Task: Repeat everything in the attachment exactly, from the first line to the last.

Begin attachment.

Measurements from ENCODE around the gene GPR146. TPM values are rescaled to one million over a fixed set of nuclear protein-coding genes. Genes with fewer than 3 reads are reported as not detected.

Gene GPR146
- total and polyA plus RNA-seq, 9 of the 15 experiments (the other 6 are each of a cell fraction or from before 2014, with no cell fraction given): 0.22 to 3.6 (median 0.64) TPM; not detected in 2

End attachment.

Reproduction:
Measurements from ENCODE around the gene GPR146. TPM values are rescaled to one million over a fixed set of nuclear protein-coding genes. Genes with fewer than 3 reads are reported as not detected.

Gene GPR146
- total and polyA plus RNA-seq, 9 of the 15 experiments (the other 6 are each of a cell fraction or from before 2014, with no cell fraction given): 0.22 to 3.6 (median 0.64) TPM; not detected in 2